On paper, one of the most interesting aspects of the Renegade is the attention Jamis paid to the frame’s geometry. Jamis’ goal is to provide consistent ride quality across all sizes of the Renegade. In order to do so, it is producing bikes with three different fork offsets, three different bottom bracket heights, and three different chainstay lengths.
Smaller sizes have shorter rear center lengths, lower bottom brackets, and slacker head tube angles with more fork offset to reduce toe overlap. As frame size increases, the chainstays lengthen, bottom bracket gets a little taller, and the headtube steepens while fork offset decreases. Since I’m unable to ride both a 48cm and 61cm frame in addition to my size 54cm, I can’t weigh in on the results first hand, but I will say all of these moves make perfect sense conceptually.
But, as interesting as all that tech might be, I was excited to get my hands on the Renegade and see how this technological wonder felt on the road. It’s been a while since I’ve ridden a fancy carbon road-ish bike with components on the high-end of the spectrum, and I’m simply blown away by the Renegade’s performance. It’s fast and responsive and all the components work like a dream. I’m afraid I’ve become awfully spoiled by the Renegade’s Shimano hydraulic disc brakes. The power and modulation are simply incredible. The Ultegra-level, 11-speed drivetrain is equally impressive. Shifts are super quick regardless of the situation.
Let’s delve into some of the interesting specifics of the Renegade…
Jamis’ Enhanced Compliance Offset (ECO) fork sweeps the fork blades forward a bit more than usual to increase vertical compliance, but rearward facing dropout maintains the desired offset. Just below the 12mm RockShox Maxle thru axle you can see the removable fender eyelets. Due to the forward location of the fender eyelet, the stays of some fenders will not be long enough. Only two of the four stays on my new Planet Bike Cascadia ALX fenders (sold separately) would reach, and even those are a stretch.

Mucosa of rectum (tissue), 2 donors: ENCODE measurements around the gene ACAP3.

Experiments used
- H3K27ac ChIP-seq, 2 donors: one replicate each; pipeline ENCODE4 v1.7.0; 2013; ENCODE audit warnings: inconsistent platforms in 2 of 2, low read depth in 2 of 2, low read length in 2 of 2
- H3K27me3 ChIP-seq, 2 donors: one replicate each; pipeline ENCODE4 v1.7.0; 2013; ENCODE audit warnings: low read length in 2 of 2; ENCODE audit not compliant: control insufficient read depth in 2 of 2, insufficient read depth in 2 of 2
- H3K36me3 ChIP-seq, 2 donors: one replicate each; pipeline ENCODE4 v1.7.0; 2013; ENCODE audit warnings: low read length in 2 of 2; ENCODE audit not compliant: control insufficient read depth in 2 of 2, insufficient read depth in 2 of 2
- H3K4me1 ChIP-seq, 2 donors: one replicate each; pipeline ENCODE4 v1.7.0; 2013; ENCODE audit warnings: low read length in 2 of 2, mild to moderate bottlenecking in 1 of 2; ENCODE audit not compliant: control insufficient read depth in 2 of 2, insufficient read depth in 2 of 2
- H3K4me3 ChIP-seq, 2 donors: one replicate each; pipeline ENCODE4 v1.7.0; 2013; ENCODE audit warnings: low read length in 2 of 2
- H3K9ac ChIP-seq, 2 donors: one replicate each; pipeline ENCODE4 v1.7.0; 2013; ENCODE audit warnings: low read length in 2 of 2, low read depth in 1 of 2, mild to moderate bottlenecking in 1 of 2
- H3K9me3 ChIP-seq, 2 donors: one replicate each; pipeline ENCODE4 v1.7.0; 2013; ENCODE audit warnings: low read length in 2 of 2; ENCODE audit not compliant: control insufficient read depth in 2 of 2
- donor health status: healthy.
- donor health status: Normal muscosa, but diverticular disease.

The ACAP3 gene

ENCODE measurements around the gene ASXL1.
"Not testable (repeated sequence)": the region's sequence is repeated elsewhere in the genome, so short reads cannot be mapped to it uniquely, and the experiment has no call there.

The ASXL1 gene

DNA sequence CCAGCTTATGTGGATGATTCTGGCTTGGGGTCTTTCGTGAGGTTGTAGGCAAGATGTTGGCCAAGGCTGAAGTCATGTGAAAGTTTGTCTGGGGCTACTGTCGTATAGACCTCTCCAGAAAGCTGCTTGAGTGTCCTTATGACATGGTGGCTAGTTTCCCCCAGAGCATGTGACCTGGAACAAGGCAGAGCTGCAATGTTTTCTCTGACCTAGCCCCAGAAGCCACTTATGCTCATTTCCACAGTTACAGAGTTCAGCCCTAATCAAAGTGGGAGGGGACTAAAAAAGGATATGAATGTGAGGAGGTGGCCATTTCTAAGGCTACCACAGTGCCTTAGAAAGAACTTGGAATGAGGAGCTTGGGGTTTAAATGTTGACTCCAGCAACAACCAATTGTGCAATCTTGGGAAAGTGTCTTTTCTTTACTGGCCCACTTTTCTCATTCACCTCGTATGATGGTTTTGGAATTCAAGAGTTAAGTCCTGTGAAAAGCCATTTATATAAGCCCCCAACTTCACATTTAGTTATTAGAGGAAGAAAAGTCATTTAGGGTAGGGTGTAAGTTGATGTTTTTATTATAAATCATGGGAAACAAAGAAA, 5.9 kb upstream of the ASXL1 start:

The rear fender and rack eyelets’ location is more traditional, making fender fitment much easier. Note that burly mounting interface for the rear brake.
These shiny aluminum fenders look awesome on the Renegade. Kudos to Jamis for producing a performance bike with practical details like rack and fender mounts.
Speaking of burly, the Renegade’s EVO386 bottom bracket is massive. Fortunately it provides a very stiff pedaling platform.
I swapped the stock 100mm stem for a 90mm to shorten up the reach just a little bit. The Ritchey Comp Logic Curve handlebar has a nice bend, but I can’t help but yearn for a handlebar with a little bit of flair on a bike like the Renegade.
Internal cable routing keeps things tidy and clean.
So far, so good on this test, but I’ve only been on the bike for a couple of weeks. Stay tuned for the in-depth review in an upcoming issue of Bicycle Times Magazine. Support us by subscribing to the magazine or our weekly email newsletter. Either way, you’ll have all our best content delivered conveniently.Tweet Print
There is little doubt that has—quite literally—reshaped the mountain bike industry. You can get carbon anything these days: frames, rims, handlebars, brake levers, stems, seatposts, cranksets, chains… ok, maybe not chains, but the Gates Carbon Belt Drive is pretty close.
And while it makes for an excellent structural material, like anything you ride hard, things can break. When you drop three months salary on a new mountain bike (what else would you spend that kind of money on?) it can be a bitter pill to swallow when you realize even the strongest carbon fiber has its limits. That’s where Ruckus Composites comes in.
With more than a decade of carbon fiber repair experience, Shawn Small and his team have made repairing or reviving carbon frames an art form, with exacting OE-style refinishes and modifications to carbon frames.Tweet Print